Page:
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Behavioral Health and Recovery Services

Department of Community and Human Services

Behavioral Health and Recovery Division
Chinook Building
401 Fifth Ave., Suite 400
Seattle, WA 98104

Jim Vollendroff, Director
e-mail us
Phone:  206-263-9000
Fax:   206-296-0583
TTY:   711 Relay Service

Employee Directory

Department: Community and Human Services
Adrienne Quinn, Director

Mental Illness and Drug Dependency (MIDD) Action Plan

After hearing from hundreds of speakers over the course of more than a year, the Metropolitan King County Council voted on Nov. 13, 2007 to enact a one-tenth of one cent sales tax to fund the strategies and programs outlined in King County's Mental Illness and Drug Dependency Action Plan. The programs are designed to stabilize people suffering from mental illness and chemical dependency, diverting them from jails and emergency rooms by getting them proper treatment.


The primary goal:

Prevent and reduce chronic homelessness and unnecessary involvement in the criminal justice and emergency medical systems and promote recovery for persons with disabling mental illness and chemical dependency by implementing a full continuum of treatment, housing, and case management services.

King County Council Ordinance 15949 identified five policy goals:

  1. A reduction in the number of mentally ill and chemically dependent people using costly interventions like jail, emergency rooms, and hospitals.
  2. A reduction in the number of people who recycle through the jail, returning repeatedly as a result of their mental illness or chemical dependency.
  3. A reduction of the incidence and severity of chemical dependency and mental and emotional disorders in youth and adults.
  4. Diversion of mentally ill and chemically dependent youth and adults from initial or further justice system involvement.
  5. Explicit linkage with, and furthering the work of, other council directed efforts including, the Adult and Juvenile Justice Operational Master plans, the Plan to End Homelessness, the Veterans and Human Services Levy Service Improvement Plan and the King County Mental Health Recovery Plan.

Oversight, Implementation and Evaluation Plans

Council Ordinance 15949 also called for development of three separate plans, all of which had to be completed before any MIDD funds could be expended. The timeline for development, review and approval of those plans extended through fall of 2008. Go here for more information on the plans.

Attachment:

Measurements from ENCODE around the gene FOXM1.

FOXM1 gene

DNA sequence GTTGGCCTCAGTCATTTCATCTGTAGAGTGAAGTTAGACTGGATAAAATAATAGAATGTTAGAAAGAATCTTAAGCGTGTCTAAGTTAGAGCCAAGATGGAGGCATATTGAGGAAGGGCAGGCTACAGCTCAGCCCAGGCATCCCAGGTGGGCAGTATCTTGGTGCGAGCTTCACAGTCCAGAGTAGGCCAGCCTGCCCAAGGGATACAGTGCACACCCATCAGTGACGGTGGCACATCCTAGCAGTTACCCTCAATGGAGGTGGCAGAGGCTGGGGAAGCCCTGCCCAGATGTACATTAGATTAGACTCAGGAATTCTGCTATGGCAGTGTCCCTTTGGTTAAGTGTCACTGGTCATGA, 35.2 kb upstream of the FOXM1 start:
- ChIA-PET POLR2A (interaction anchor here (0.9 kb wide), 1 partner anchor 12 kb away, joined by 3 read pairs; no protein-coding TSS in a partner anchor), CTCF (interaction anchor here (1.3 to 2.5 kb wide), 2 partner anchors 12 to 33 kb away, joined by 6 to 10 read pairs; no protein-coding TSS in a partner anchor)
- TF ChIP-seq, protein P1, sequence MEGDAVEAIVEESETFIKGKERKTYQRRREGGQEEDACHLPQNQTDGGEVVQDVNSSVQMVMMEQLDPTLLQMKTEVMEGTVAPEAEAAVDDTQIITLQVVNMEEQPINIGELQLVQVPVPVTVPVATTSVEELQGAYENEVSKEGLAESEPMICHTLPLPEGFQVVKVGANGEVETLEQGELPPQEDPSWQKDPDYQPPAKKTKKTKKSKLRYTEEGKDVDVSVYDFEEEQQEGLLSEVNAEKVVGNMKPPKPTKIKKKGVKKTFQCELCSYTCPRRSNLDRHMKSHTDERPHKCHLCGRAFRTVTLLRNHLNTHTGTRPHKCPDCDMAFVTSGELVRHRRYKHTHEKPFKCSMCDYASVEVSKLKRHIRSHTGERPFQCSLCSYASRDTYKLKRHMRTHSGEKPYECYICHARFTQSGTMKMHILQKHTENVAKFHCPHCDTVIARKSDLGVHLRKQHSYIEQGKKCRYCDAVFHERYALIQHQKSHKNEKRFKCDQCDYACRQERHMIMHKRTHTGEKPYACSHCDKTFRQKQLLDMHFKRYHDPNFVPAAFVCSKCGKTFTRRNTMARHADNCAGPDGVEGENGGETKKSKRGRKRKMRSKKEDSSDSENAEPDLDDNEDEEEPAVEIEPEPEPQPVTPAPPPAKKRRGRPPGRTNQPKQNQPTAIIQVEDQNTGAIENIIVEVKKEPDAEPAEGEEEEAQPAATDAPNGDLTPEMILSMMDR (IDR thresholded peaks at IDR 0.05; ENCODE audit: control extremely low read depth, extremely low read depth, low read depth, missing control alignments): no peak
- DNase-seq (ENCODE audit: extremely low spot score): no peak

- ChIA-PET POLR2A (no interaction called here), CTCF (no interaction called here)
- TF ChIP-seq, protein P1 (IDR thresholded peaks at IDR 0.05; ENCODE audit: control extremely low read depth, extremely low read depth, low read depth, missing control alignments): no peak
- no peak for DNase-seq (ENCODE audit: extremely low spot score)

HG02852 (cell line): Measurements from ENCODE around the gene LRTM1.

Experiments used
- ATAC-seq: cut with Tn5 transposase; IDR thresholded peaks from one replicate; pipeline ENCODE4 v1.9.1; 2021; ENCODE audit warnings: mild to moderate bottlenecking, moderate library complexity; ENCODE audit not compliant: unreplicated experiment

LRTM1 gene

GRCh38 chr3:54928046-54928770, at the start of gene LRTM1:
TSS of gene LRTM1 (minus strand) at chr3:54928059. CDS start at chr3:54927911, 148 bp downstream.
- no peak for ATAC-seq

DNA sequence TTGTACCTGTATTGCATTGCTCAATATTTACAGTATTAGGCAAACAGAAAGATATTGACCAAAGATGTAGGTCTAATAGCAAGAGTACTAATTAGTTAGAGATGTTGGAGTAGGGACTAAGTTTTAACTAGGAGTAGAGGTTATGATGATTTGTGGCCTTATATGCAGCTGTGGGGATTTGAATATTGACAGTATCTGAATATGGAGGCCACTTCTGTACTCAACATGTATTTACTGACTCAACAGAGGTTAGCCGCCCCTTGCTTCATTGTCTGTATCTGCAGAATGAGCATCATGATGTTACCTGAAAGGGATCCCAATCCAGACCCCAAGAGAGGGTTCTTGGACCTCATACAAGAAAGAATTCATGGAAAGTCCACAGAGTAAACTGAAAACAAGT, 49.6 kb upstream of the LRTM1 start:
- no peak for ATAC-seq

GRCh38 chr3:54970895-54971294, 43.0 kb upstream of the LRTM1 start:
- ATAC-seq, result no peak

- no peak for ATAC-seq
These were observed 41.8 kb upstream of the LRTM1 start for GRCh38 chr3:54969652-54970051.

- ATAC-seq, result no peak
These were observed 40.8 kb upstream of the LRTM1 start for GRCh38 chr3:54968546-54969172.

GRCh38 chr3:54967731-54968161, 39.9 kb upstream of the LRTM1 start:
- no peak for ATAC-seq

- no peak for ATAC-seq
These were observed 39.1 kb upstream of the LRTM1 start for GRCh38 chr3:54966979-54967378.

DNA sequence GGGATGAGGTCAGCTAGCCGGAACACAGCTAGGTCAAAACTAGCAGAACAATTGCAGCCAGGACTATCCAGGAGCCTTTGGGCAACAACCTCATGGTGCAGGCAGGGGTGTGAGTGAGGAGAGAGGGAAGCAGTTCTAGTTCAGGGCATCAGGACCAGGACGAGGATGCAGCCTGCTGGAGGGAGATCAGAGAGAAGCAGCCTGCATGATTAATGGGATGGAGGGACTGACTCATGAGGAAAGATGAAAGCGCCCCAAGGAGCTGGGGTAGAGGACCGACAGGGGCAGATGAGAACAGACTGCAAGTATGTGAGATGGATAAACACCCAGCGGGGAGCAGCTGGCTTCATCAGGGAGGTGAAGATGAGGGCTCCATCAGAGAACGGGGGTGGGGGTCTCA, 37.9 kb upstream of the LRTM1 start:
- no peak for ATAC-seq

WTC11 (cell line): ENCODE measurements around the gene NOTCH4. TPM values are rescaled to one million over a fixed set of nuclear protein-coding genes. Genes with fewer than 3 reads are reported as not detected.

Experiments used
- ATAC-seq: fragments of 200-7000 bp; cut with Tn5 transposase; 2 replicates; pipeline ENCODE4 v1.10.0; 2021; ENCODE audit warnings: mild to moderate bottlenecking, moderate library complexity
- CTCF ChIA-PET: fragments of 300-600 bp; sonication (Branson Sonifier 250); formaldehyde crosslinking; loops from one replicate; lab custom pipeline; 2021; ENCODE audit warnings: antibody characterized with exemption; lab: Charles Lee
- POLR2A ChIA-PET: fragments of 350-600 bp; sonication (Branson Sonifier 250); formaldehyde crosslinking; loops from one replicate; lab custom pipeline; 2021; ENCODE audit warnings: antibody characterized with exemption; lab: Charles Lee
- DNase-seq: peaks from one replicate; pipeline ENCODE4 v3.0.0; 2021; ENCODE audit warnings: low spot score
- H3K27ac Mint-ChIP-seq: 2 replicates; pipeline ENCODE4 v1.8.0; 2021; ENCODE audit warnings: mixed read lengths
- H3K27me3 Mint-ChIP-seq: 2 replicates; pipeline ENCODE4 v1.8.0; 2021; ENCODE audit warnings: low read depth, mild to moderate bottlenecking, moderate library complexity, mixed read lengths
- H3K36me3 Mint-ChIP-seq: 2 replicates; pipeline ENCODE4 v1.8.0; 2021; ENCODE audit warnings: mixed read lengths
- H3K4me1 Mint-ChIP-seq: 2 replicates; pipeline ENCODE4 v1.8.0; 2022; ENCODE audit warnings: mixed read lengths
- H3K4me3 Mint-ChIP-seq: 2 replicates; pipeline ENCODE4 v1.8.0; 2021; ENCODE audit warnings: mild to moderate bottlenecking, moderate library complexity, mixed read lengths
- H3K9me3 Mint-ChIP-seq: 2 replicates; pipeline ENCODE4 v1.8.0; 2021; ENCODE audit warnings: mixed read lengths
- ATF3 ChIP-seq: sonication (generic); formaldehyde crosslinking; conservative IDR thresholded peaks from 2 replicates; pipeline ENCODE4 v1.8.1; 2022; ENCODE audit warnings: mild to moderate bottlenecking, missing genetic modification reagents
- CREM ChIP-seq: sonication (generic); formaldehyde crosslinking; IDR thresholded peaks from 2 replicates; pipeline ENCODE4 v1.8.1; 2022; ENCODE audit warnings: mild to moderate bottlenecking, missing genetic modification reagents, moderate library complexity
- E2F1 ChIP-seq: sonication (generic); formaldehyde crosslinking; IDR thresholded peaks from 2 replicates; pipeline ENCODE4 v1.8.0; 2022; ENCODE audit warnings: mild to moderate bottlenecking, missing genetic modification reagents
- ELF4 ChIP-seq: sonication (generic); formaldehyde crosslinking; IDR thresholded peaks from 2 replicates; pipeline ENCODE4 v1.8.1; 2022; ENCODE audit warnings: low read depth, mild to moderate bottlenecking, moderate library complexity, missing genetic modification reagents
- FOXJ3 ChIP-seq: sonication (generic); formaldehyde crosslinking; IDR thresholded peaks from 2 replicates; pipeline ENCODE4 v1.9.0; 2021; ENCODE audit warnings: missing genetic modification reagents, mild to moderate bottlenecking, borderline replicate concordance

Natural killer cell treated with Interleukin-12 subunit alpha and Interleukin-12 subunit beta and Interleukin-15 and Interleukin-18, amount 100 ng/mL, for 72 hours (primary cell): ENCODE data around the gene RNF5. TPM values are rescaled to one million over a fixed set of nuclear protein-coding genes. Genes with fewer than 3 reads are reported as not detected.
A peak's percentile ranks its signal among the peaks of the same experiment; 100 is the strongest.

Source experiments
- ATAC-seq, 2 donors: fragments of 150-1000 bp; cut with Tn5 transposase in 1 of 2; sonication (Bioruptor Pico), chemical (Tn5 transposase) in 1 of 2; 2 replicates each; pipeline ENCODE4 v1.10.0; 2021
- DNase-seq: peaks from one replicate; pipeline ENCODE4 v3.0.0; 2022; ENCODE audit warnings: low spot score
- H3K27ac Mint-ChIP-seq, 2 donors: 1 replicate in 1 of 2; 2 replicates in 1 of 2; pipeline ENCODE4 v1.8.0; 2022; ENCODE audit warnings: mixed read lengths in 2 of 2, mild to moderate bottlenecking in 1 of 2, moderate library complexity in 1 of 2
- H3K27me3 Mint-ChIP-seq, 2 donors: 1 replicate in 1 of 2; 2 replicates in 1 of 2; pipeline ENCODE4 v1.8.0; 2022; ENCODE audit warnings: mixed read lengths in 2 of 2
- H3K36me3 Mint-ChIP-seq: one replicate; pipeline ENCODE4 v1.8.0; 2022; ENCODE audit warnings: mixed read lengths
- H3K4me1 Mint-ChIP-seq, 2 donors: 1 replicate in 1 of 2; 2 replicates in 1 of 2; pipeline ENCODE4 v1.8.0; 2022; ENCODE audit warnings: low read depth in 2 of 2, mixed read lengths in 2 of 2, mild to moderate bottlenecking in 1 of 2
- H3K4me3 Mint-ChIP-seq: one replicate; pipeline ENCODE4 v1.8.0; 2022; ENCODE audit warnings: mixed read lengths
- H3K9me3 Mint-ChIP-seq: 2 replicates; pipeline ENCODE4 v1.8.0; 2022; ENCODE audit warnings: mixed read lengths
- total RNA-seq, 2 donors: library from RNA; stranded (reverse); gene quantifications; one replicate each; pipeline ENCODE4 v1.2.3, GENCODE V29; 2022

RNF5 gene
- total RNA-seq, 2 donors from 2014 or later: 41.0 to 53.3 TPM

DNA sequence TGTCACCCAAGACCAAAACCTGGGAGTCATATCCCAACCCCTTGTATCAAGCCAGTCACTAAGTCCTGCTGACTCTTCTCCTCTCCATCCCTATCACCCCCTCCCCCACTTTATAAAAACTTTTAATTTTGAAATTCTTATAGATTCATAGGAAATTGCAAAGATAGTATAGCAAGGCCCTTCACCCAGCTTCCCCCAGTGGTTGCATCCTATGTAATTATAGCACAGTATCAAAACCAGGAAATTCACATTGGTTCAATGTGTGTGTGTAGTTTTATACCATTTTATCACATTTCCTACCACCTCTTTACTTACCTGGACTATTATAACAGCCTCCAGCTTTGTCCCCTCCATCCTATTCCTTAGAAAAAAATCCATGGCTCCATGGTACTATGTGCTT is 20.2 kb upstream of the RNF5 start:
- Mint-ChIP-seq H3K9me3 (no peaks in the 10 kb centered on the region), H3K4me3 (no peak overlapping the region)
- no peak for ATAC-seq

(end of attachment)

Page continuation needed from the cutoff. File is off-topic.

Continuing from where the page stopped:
Background on development of the MIDD Action Plan 

King County experienced several consecutive years of state budget cuts to its mental health programs, resulting in loss of services or extremely tight eligibility criteria for many low-income people in need. Inadequate state funding for substance abuse services over many years limited access to treatment for many needy county residents. With access to treatment services so limited, a high number of individuals arrested, jailed or hospitalized are people with untreated mental health and substance abuse issues.

In 2005, the Washington State Legislature created an option for counties to raise the local sales tax by 0.1 percent to augment state funding for mental health and chemical dependency services and therapeutic courts. More than a dozen counties in Washington have now implemented the sales tax increase to date.

An extensive exploration of the possibility of utilizing the tax option in King County began with passage of Council Motion 12320 (pdf) , which yielded a three-part Mental Illness and Drug Dependency Action Plan completed in June 2007. The council accepted the action plan via Motion 12598 (pdf) in October 2008 and authorized the sales tax levy collection via Council Ordinance 15949 (pdf) approved on Nov. 13, 2007..

For King County, the sales tax increase will yield approximately $30 million in its first year and over $50 million annually through 2016, when the sales tax levy is scheduled to end.